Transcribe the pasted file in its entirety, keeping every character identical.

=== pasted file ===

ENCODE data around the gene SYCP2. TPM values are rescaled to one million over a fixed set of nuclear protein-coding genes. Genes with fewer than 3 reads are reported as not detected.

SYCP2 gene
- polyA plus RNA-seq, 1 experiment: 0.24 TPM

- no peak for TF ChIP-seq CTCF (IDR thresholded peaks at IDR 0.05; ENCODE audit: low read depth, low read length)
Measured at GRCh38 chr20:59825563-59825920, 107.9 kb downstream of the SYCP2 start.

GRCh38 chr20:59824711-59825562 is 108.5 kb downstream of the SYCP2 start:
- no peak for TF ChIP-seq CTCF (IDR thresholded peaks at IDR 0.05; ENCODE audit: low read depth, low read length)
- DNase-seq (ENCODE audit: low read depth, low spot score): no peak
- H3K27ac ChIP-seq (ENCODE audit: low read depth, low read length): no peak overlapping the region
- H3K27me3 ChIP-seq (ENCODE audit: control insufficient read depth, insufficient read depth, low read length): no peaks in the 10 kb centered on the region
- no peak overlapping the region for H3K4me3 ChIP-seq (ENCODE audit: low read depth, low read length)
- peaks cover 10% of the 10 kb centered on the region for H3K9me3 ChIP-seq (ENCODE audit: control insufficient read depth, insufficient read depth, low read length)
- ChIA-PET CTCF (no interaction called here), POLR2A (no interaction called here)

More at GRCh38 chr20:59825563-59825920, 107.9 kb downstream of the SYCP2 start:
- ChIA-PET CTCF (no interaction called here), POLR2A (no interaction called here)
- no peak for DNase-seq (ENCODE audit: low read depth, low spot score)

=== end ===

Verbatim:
ENCODE data around the gene SYCP2. TPM values are rescaled to one million over a fixed set of nuclear protein-coding genes. Genes with fewer than 3 reads are reported as not detected.

SYCP2 gene
- polyA plus RNA-seq, 1 experiment: 0.24 TPM

- no peak for TF ChIP-seq CTCF (IDR thresholded peaks at IDR 0.05; ENCODE audit: low read depth, low read length)
Measured at GRCh38 chr20:59825563-59825920, 107.9 kb downstream of the SYCP2 start.

GRCh38 chr20:59824711-59825562 is 108.5 kb downstream of the SYCP2 start:
- no peak for TF ChIP-seq CTCF (IDR thresholded peaks at IDR 0.05; ENCODE audit: low read depth, low read length)
- DNase-seq (ENCODE audit: low read depth, low spot score): no peak
- H3K27ac ChIP-seq (ENCODE audit: low read depth, low read length): no peak overlapping the region
- H3K27me3 ChIP-seq (ENCODE audit: control insufficient read depth, insufficient read depth, low read length): no peaks in the 10 kb centered on the region
- no peak overlapping the region for H3K4me3 ChIP-seq (ENCODE audit: low read depth, low read length)
- peaks cover 10% of the 10 kb centered on the region for H3K9me3 ChIP-seq (ENCODE audit: control insufficient read depth, insufficient read depth, low read length)
- ChIA-PET CTCF (no interaction called here), POLR2A (no interaction called here)

More at GRCh38 chr20:59825563-59825920, 107.9 kb downstream of the SYCP2 start:
- ChIA-PET CTCF (no interaction called here), POLR2A (no interaction called here)
- no peak for DNase-seq (ENCODE audit: low read depth, low spot score)